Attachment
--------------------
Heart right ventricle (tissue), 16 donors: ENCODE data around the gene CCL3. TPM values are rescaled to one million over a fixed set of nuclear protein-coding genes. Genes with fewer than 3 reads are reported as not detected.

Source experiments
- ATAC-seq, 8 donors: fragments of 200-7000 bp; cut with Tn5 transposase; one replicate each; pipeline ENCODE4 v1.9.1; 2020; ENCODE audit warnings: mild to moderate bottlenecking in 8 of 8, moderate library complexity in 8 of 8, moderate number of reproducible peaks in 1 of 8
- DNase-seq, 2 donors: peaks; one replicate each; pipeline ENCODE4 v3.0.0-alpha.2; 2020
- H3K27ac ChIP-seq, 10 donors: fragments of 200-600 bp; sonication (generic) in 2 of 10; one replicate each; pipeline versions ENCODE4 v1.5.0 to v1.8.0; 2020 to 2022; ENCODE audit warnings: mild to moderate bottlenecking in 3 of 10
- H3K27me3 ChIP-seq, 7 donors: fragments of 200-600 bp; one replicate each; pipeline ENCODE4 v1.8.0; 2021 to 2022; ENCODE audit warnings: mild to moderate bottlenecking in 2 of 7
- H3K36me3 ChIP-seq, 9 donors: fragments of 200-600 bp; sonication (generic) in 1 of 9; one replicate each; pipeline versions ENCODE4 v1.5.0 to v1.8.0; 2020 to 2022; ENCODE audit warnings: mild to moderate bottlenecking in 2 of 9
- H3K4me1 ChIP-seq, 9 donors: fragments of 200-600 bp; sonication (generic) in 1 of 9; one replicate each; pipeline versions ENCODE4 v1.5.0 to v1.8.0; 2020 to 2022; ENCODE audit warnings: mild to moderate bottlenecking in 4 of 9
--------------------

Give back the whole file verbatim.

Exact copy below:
Heart right ventricle (tissue), 16 donors: ENCODE data around the gene CCL3. TPM values are rescaled to one million over a fixed set of nuclear protein-coding genes. Genes with fewer than 3 reads are reported as not detected.

Source experiments
- ATAC-seq, 8 donors: fragments of 200-7000 bp; cut with Tn5 transposase; one replicate each; pipeline ENCODE4 v1.9.1; 2020; ENCODE audit warnings: mild to moderate bottlenecking in 8 of 8, moderate library complexity in 8 of 8, moderate number of reproducible peaks in 1 of 8
- DNase-seq, 2 donors: peaks; one replicate each; pipeline ENCODE4 v3.0.0-alpha.2; 2020
- H3K27ac ChIP-seq, 10 donors: fragments of 200-600 bp; sonication (generic) in 2 of 10; one replicate each; pipeline versions ENCODE4 v1.5.0 to v1.8.0; 2020 to 2022; ENCODE audit warnings: mild to moderate bottlenecking in 3 of 10
- H3K27me3 ChIP-seq, 7 donors: fragments of 200-600 bp; one replicate each; pipeline ENCODE4 v1.8.0; 2021 to 2022; ENCODE audit warnings: mild to moderate bottlenecking in 2 of 7
- H3K36me3 ChIP-seq, 9 donors: fragments of 200-600 bp; sonication (generic) in 1 of 9; one replicate each; pipeline versions ENCODE4 v1.5.0 to v1.8.0; 2020 to 2022; ENCODE audit warnings: mild to moderate bottlenecking in 2 of 9
- H3K4me1 ChIP-seq, 9 donors: fragments of 200-600 bp; sonication (generic) in 1 of 9; one replicate each; pipeline versions ENCODE4 v1.5.0 to v1.8.0; 2020 to 2022; ENCODE audit warnings: mild to moderate bottlenecking in 4 of 9